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NPR Story on Displaced Census Workers Includes Comments from DePauw's "Career Coach"

September 22, 2010

Steve Langerud cas.JPGSeptember 22, 2010, Greencastle, Ind. — "Just a few months ago, more than half a million Americans were working for the census. That was a bright spot in the economy," noted a report which aired on NPR's Morning Edition today. "But as the 2010 national headcount winds down, most of those jobs have disappeared, and many former census takers are looking for work in what's still a tough labor market."

Sarah McCammon reports, "Most census workers have been let go, and offices across the country will shut their doors completely by mid-November. As workers head back out into the labor market, they're up against sluggish job growth and national unemployment rates Help Wanted sign.jpgstill well above 9 percent."

Her report includes comments by Steve Langerud, whom she identifies as "a career coach who works at DePauw University in Indiana." Langerud tells NPR, "I think what people are finding is that the competition is still stiff, there's still a lot of people looking for work and there aren't as many opportunities as they hoped there would be."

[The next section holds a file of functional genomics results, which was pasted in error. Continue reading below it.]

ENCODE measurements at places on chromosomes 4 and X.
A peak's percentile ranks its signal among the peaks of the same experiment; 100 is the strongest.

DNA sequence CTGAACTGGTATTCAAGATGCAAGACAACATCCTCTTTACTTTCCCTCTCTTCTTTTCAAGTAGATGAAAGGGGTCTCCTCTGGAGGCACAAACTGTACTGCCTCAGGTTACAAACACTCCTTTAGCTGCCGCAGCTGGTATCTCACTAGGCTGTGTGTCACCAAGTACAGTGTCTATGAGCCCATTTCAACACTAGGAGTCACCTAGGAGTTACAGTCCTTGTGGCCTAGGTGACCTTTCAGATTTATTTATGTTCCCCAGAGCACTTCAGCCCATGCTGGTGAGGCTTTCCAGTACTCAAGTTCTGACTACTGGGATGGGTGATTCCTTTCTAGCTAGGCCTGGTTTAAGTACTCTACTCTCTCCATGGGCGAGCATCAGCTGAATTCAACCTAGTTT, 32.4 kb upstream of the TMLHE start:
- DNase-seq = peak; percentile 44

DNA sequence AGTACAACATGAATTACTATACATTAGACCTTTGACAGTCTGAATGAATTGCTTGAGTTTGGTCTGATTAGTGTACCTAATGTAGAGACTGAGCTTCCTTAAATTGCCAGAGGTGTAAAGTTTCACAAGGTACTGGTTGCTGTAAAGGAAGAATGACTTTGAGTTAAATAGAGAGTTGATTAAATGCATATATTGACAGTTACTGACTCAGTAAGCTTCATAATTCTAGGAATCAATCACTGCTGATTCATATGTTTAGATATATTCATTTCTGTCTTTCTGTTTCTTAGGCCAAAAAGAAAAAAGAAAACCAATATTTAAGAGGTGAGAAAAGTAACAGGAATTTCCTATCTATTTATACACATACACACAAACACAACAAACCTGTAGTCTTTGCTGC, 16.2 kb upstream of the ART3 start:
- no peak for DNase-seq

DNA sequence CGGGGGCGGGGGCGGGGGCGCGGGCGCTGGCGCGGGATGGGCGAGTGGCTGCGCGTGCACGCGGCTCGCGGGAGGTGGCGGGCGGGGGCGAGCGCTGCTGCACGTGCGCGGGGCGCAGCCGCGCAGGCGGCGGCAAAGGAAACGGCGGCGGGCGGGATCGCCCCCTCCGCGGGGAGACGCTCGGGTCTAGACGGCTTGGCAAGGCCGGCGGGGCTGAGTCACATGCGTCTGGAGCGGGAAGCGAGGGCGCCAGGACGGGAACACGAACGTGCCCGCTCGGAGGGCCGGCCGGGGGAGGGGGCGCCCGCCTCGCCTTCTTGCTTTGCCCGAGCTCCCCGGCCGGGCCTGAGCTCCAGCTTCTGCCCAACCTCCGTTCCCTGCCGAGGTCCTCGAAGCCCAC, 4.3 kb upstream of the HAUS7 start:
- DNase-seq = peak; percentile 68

McCammon adds, "But Langerud says former census employees have at least one advantage — a recent work history."

Access text and audio of this morning's story, "End Of Census Sends Temps Looking For Jobs," at National Public Radio's Web site.

Steve Langerud is director of professional opportunities at DePauw. Last week he offered résumé advice in a piece which appeared in several newspapers, npr-logo.jpgincluding the Chicago Tribune. He was also quoted in a recent Pittsburgh Post-Gazette story on the ramifications of employees sharing information about their salaries within the workplace.

Visit DePauw's Office of Civic, Global and Professional Opportunities here.

Monday's Morning Edition featured a segment with Matt Hertenstein, associate professor of psychology at DePauw.  Learn more in this article.

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